A minimum scrotal circumference for bulls should be
established as a selection goal. Avoid bulls failing to meet the minimum standard. Scrotal circumference is easily
measured and is an excellent indicator trait since a significant, positive correlation exists between scrotal
circumference and both volume of semen and percentage normal sperm cells. Furthermore, research has also found a
strong genetic relationship between scrotal circumference in bulls and the fertility of their daughters as measured
by earliness of puberty. Bulls measured at one year of age should have a scrotal circumference of at least 30
Sex drive or libido is also a vital part of bull fertility, although it has little
association with other fertility traits such as semen quality or scrotal circumference. Libido testing of yearling
bulls in research stations has revealed sizable differences in libido test scores of bulls that were later verified
by significant differences in actual conception rate.
While libido testing is still in the experimental stage, it may soon be a useful part
of some seedstock breeders' bull evaluation programs. It would be particularly advisable to expose bulls to a few
cycling females prior to turning them in with the cow herd. Close observation at this time will permit
identification of shy breeders, fighters, bulls that form a bond with one particular cow while ignoring others in
heat, and bulls that have poor mounting orientation. Such bulls sire fewer calves and are economic liabilities to
Putting It All Together
Bull selection depends on the type of cows to be bred and the objectives of the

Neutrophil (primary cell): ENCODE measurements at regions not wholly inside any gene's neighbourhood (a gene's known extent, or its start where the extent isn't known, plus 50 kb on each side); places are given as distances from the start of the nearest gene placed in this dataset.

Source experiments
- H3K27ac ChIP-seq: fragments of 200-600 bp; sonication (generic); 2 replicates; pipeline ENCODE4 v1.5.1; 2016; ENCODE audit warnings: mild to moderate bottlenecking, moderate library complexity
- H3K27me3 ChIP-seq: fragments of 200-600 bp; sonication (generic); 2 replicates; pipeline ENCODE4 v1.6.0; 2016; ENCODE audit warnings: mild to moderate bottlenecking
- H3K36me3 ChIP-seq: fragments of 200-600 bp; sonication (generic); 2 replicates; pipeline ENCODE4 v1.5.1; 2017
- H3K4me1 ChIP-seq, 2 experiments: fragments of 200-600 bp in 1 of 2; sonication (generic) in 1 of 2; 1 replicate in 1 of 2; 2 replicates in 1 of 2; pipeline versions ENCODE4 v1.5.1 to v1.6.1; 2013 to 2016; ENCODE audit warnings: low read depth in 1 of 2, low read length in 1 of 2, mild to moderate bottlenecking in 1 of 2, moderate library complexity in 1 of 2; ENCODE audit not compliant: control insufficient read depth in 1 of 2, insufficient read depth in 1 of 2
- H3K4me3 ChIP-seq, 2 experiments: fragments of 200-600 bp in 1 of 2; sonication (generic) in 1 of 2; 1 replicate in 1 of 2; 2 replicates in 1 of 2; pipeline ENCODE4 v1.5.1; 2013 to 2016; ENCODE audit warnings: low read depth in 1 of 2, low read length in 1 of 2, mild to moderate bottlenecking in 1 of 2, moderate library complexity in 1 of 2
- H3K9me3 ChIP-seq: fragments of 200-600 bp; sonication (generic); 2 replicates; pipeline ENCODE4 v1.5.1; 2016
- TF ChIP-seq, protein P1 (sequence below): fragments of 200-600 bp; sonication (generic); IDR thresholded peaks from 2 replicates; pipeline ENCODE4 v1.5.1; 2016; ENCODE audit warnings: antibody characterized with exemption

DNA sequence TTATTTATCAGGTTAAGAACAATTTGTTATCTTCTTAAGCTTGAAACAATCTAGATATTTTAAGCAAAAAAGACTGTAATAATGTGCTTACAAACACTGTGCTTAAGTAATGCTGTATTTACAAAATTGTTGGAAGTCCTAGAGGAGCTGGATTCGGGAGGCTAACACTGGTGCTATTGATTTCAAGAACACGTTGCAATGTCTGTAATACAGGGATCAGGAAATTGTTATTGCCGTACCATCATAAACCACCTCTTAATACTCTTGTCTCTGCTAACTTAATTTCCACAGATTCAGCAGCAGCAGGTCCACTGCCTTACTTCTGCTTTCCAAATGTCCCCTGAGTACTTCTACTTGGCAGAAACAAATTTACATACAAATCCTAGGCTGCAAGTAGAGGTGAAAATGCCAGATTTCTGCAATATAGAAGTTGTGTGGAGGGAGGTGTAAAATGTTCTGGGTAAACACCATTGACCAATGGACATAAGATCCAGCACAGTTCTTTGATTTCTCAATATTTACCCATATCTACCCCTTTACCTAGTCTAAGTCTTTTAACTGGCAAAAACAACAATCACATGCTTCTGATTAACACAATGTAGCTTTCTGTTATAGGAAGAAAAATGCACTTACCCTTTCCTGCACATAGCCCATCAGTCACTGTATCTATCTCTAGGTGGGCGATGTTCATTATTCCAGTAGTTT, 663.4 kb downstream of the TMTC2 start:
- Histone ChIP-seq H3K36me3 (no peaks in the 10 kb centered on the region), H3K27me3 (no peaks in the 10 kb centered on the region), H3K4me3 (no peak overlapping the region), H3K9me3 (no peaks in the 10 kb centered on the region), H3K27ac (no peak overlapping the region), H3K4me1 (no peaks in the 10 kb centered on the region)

producer. The best bull for one herd will not necessarily be a good choice for another herd. Following are three
examples of how the herd situation can affect bull selection:
Producer 1 has a small herd of crossbred cows. He works in town during the day and has
a limited amount of time to spend with the cattle. He has at best average pastures with limited facilities and
needs to use the same bull on both heifers and mature cows. For Producer 1, calving-ease would be of major
importance, so low birth weight EPDs would be necessary. This producer may have to accept somewhat lower weaning
and yearling weight EPDs to find a low birth weight bull. With his pasture situation, average milk to moderately
low milk production would be acceptable. Producer 1 would want to avoid extremes in frame. With limited facilities,
disposition would also be a major consideration.
Producer 2 has an average size herd of medium-frame, crossbred cattle that works well
under his management situa-tion. He has good pastures and needs a bull to breed to mature cows in a rotational
cross-breeding program. Producer 2 would balance moderate birth weight EPDs against higher weaning and yearling
EPDs. He would be willing to accept somewhat higher birth weights than Producer 1 in order to get higher weaning
and yearling EPDs. With good pastures, moderately high milk EPDs may be desirable. Since his cows are working well
in their environment, a bull of similar frame and muscle would be chosen.
Producer 3 has a large herd of medium?frame cattle and plans to breed some of his
mature cows to a terminal sire. All of these calves will be placed in the feedlot. Producer 3 will want to maximize
weaning and yearling weight EPDs. He will have a higher tolerance for birth weight than either Producer 1 or 2, but
he will still avoid bulls with extremely high birth weight EPDs. Since all heifers are going into the feedlot, milk
EPDs are not a factor. A larger framed bull may be desirable to produce a specific carcass weight. A heavy muscled
bull would also be desirable.
In the above examples, these producers with three different herds and objectives would
choose three different bulls. Setting goals and evaluating the cow herd are important first steps in bull
That's the latest from one of the "Bull Is Foundation For Profitable Herd" authorities.
Once you're familiar with these ideas, you'll be ready to move to the next level.